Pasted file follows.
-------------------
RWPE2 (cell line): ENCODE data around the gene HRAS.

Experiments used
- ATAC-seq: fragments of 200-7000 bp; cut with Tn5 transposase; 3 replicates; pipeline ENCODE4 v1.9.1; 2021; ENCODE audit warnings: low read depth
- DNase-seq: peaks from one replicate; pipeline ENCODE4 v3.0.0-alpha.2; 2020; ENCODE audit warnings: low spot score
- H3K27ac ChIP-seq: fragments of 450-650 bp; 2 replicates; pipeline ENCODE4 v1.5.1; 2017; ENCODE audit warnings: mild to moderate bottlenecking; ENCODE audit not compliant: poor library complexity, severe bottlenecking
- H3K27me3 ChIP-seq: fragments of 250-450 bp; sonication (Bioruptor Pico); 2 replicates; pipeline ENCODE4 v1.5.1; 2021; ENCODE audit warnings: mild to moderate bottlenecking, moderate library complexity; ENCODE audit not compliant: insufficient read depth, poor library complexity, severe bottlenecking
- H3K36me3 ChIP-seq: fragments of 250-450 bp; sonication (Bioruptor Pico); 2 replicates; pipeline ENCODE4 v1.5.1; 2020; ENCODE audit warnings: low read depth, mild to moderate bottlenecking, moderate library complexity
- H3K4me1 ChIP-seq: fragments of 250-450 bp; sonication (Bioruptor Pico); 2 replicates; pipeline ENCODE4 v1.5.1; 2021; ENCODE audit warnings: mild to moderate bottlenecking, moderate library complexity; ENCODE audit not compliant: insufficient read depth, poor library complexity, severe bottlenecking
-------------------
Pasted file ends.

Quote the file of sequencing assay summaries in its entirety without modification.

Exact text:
RWPE2 (cell line): ENCODE data around the gene HRAS.

Experiments used
- ATAC-seq: fragments of 200-7000 bp; cut with Tn5 transposase; 3 replicates; pipeline ENCODE4 v1.9.1; 2021; ENCODE audit warnings: low read depth
- DNase-seq: peaks from one replicate; pipeline ENCODE4 v3.0.0-alpha.2; 2020; ENCODE audit warnings: low spot score
- H3K27ac ChIP-seq: fragments of 450-650 bp; 2 replicates; pipeline ENCODE4 v1.5.1; 2017; ENCODE audit warnings: mild to moderate bottlenecking; ENCODE audit not compliant: poor library complexity, severe bottlenecking
- H3K27me3 ChIP-seq: fragments of 250-450 bp; sonication (Bioruptor Pico); 2 replicates; pipeline ENCODE4 v1.5.1; 2021; ENCODE audit warnings: mild to moderate bottlenecking, moderate library complexity; ENCODE audit not compliant: insufficient read depth, poor library complexity, severe bottlenecking
- H3K36me3 ChIP-seq: fragments of 250-450 bp; sonication (Bioruptor Pico); 2 replicates; pipeline ENCODE4 v1.5.1; 2020; ENCODE audit warnings: low read depth, mild to moderate bottlenecking, moderate library complexity
- H3K4me1 ChIP-seq: fragments of 250-450 bp; sonication (Bioruptor Pico); 2 replicates; pipeline ENCODE4 v1.5.1; 2021; ENCODE audit warnings: mild to moderate bottlenecking, moderate library complexity; ENCODE audit not compliant: insufficient read depth, poor library complexity, severe bottlenecking